“Whatever your determination or will power, it is foolish to try to change the nature of things. Things work the way they do because that is the way of things.”
Miyamoto Musashi translated by Stephen F. Kaufman

The Martial Artist’s Book of Five Rings

Ahimsa with a Twist

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An exceptional recurring pattern I find in spiritual ideas is that they are slippery – they can’t be locked down and mindfully assigned a clear and simple explanation. Spiritual ideas die in mind and flourish in heart. I find that when I embrace a spiritual idea it can, if I let it, move within me and in time even move me. If I am patient, I may in time, gain a sense of clear perception, but not a fixed explanation that I can, for example, communicate with others.

Ahimsa is a great example. A literal translation of Ahimsa is non-violence. A popular expression of Ahimsa is ideological vegetarianism. Ideological vegetarians refrain from eating meat (and sometimes even dairy products) because of the violence involved in killing animals. In effect their choice saves very few animals and they know this, so they try to organize into movements so that many people adopt their ideology – so indeed some animals may be saved.

My diet is vegetarian but this was a consequence, never an objective. My eating ideology is to eat what’s good & right for me.  I also refrain from eating things, such as fried foods,  that “vegetarians can eat”.  My diet changed over a long period of time as I grew more aware of my body and it’s reactions to foods I ingest.  When my eating awareness expanded beyond my taste-buds – I made different choices, I refrained from certain foods, and sought other alternatives – a process that continues to this day, as  & my bodily needs change. This has nothing to do with Ahimsa. But I digress.

What if there is a deeper intent to the idea of Ahimsa?  one that appeals to heart  instead of mind? What if a key to Ahimsa is actually intent and not definition? What if Ahimsa is actually an intent of non-violence? That small change can make a big difference. It is no longer about your actions or their direct consequences (death is waiting for all living creatures!) – but about your intents and how they drive your actions. Are you eating meat because it is vital to your health, and if so are you (can you be?) grateful to sacrifices that have been made so that you can eat that meat? Or are you eating meat as an indulgence without any recognition and appreciation of those same sacrifices?  When you are negotiating a deal – are you expressing nonviolent intents to other people involved in the negotiation? When you are defending yourself in a violent war – are you expressing non-violent intenst as you shoot and aim to kill? To really integrate Ahimsa in your life can be a very consuming task – and it can change your life and radiate outwards from you to others.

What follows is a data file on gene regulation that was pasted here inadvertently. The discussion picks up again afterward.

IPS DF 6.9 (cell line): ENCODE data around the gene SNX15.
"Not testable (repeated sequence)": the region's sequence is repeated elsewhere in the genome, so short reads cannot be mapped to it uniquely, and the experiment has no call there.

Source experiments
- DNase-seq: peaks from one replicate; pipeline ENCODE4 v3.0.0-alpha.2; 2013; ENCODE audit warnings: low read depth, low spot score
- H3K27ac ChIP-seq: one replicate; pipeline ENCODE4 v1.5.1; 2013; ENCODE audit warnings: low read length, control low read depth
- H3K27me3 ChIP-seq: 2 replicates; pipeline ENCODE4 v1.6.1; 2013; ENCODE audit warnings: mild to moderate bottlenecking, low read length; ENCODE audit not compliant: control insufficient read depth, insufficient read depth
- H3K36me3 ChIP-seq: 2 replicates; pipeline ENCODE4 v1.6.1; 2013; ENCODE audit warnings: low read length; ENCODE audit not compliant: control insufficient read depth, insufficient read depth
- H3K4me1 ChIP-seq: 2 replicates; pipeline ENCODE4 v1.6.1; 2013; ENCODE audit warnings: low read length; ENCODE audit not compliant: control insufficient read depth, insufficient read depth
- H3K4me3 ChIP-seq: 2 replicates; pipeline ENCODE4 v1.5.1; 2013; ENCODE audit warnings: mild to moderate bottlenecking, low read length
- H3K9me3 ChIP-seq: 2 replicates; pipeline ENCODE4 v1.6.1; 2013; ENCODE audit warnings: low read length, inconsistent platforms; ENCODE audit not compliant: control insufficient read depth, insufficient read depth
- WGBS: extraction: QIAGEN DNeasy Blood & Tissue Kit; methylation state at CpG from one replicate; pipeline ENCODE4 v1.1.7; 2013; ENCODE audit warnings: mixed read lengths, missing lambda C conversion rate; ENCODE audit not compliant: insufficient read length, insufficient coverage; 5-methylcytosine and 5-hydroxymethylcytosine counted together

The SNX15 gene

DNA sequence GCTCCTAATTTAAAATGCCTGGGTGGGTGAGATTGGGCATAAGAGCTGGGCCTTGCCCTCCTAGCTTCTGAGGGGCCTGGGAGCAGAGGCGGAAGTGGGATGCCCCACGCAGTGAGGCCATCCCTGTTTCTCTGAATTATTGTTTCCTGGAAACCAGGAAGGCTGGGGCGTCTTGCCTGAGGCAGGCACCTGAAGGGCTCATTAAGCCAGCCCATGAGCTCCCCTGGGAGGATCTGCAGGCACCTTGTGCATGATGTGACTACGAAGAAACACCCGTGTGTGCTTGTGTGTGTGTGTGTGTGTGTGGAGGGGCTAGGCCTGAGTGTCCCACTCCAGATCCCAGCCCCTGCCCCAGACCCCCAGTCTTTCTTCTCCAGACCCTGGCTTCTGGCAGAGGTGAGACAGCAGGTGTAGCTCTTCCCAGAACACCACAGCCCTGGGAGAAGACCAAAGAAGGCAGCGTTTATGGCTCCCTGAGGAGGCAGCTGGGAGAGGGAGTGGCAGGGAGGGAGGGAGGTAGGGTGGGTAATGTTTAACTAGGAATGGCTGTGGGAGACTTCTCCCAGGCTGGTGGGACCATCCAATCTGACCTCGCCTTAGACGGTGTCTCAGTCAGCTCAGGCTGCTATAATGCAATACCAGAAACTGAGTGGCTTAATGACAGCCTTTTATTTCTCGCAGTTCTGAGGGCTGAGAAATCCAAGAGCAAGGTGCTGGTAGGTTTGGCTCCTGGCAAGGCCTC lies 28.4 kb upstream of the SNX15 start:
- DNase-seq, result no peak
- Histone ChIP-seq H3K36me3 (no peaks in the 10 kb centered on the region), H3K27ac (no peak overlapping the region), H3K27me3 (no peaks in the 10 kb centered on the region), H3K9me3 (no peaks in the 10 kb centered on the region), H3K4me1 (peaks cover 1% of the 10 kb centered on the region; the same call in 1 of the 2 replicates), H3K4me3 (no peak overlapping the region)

A Twist

When I started writing this post I ended the first paragraph with this sentence, but I also cut it out:

I have also come to recognize that when I do find an explanation – I am usually in a state of misapprehension – or in other words – I am wrong!

A literal translation, such as Ahimsa as Non-Violence, is easily adopted by mind – because of its simplicity and fixed meaning (even though it is an impossibilty, like Ahimsa!). With every breath you take you are killing micro-biological creatures, With every step you take you are probably killing larger creatures – such as ants and insects. Recent news has been flooded by a headline about president Obama killing a fly on camera.

Jainism was a religion devoted to Ahimsa. I was once told that Jainism is symbolized by a man wrapped in vines that have grown over his body because he keeps still so as not to cause violence to any living creatures. When I began to write this post I had Jainism and mind and I went searching for this symbol. I found this:

jainism_vines

What I also found and took my breath away was that this is not the symbol of Jainism – a religion devoted to non-violence. This is:

jainism

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